Finally, several of the letters took me to task for not distinguishing between the "natural" evolutionary process and man's influence upon species. I see nothing unnatural about man's activities. It's called natural when beavers dam a stream, flood a valley, and change the ecosystem, but not when men do the same thing. This distinction is false. From the time men discovered that they could keep warm by wearing animal skins, to the cultivation of crops and the domestication of animals, to today's skyscrapers, man has flourished by adapting his environment to himself. It's our method of survival, and it's just as natural for us as it is for cats to prey upon mice.
I was very surprised to see Deborah Hallberg's article on top corporate executives' supposedly "excessive" pay ("Top Cats," May). Nowhere is "excessive" defined. What would "nonexcessive" pay be?
Top executives constantly receive—and often accept—offers to work for other companies. To retain those who are best qualified, boards of directors must offer competitive pay packages. Hallberg offers no evidence that current compensation levels are the result of some process other than a free market for managerial skill.
She notes that golden parachutes and poison pills usually go unchallenged by shareholders. But what about when they are challenged? Of 16 shareholder resolutions sponsored last year by United Shareholders Association (USA) to redeem or submit poison pills to vote, only three passed. Of 11 USA resolutions to restrict golden parachutes, none passed (based on mid-May proxy results).
In fact, of a total of 101 corporate governance resolutions last year, only eight passed. This suggests that most shareholders, or at least those who vote in proxies, are relatively content with current management policies and do not believe there is a "lack of accountability in the corporate system."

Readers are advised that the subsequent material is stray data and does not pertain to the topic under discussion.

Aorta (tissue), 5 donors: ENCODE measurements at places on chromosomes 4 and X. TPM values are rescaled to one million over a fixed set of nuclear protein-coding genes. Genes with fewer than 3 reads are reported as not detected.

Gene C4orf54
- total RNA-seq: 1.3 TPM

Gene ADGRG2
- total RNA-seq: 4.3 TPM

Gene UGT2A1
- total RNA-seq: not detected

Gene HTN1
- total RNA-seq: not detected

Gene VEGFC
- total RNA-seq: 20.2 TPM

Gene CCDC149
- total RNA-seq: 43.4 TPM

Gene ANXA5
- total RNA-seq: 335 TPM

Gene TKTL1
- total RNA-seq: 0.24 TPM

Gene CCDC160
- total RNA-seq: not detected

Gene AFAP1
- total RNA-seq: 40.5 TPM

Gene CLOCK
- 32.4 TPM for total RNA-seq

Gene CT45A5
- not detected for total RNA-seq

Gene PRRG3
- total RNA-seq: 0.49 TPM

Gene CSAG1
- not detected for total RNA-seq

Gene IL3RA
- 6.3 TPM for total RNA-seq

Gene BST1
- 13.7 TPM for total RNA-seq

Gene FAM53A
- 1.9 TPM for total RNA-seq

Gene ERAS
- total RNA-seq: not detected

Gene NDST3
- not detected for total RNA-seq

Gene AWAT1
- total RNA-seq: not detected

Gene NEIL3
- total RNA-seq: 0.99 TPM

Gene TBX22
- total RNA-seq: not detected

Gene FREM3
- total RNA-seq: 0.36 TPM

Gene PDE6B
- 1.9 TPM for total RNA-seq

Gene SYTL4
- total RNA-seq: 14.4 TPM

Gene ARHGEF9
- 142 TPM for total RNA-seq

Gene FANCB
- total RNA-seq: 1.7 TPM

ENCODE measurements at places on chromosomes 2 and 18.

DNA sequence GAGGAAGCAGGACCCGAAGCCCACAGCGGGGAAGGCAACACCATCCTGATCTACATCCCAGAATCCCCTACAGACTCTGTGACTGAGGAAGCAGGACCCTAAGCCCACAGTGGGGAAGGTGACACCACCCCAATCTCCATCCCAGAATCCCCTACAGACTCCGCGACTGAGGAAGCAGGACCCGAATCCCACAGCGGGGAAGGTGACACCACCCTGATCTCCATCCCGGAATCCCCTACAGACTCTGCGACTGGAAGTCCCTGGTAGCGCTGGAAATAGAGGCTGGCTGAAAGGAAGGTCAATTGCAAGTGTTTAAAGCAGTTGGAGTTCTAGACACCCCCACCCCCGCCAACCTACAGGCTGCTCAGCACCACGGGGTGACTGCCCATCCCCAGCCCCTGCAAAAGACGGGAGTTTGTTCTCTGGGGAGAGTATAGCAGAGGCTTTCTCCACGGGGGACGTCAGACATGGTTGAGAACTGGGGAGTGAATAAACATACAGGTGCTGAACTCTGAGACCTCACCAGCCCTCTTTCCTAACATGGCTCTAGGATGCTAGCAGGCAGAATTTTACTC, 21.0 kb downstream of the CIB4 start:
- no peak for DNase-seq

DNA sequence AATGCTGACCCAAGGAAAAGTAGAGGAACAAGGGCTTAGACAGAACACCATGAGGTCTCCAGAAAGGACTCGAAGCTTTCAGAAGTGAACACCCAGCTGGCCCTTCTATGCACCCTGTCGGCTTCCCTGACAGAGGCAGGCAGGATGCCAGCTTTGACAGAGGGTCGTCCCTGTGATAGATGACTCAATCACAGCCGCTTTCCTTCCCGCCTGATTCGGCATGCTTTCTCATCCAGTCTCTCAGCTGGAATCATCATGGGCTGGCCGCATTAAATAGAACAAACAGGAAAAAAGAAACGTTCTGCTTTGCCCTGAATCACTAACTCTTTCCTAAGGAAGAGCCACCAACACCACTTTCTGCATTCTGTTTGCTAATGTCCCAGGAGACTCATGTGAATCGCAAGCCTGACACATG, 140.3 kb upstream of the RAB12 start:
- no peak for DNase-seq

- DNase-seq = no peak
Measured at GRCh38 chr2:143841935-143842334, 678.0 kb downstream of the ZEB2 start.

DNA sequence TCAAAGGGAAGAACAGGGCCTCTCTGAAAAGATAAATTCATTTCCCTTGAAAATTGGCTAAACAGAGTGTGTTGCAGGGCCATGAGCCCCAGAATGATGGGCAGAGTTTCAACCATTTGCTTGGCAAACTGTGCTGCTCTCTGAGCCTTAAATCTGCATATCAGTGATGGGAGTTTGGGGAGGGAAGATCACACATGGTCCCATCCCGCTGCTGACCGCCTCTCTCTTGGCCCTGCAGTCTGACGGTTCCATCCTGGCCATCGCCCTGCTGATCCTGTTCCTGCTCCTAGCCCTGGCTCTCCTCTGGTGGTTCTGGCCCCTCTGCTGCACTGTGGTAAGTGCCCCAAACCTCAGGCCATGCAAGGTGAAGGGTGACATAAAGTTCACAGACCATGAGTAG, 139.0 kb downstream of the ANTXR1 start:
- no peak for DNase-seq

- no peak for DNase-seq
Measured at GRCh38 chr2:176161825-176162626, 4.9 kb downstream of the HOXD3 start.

Hallberg does not consider the possibility that the supposed "battle between shareholders and managers" might be media hype initiated by a minority of shareholder activists who—claiming to speak for shareholders in general—wish to use the SEC to gain greater control over corporate decision making. She offers no evidence that most shareholders wish to have such control; but activists' proposed proxy changes would give them increased capacity to push various agendas, and these agendas may not be in most shareholders' best interests (e.g., electing union leaders and command-and-control environmentalists to boards of directors).
Since governance policies vary by company, investors who do not approve of one company's policies can choose from 13,000 other publicly held companies or can refrain from investing in that company in the first place. The markets for investors' wealth and for corporate control are shareholders' best protectors. Expanding government intervention into shareholder-manager relations is not "promising" but alarming, because it can lead only to the further erosion of the corporation as a voluntary, contractual association.
D. T. Oliver
Capital Research Center
Deborah Hallberg clearly misses the mark. I am surprised and disheartened to read such an article in a magazine devoted to "free minds and free markets."
Hallberg chooses to ignore the number-one weapon that the shareholders have at their disposal in the event they find executive salaries to be "too high": They can exercise their right to sell their stock. In a free market, no one is coerced into buying shares of a public company. It's that simple. If you don't like the pay scale, don't use your dollars to vote for the company's success. Hallberg seems to assume most shareholders espouse her views. If enough of these people put their money where their mouths are, perhaps business executives would be enticed to lower their own salaries.
Los Angeles, CA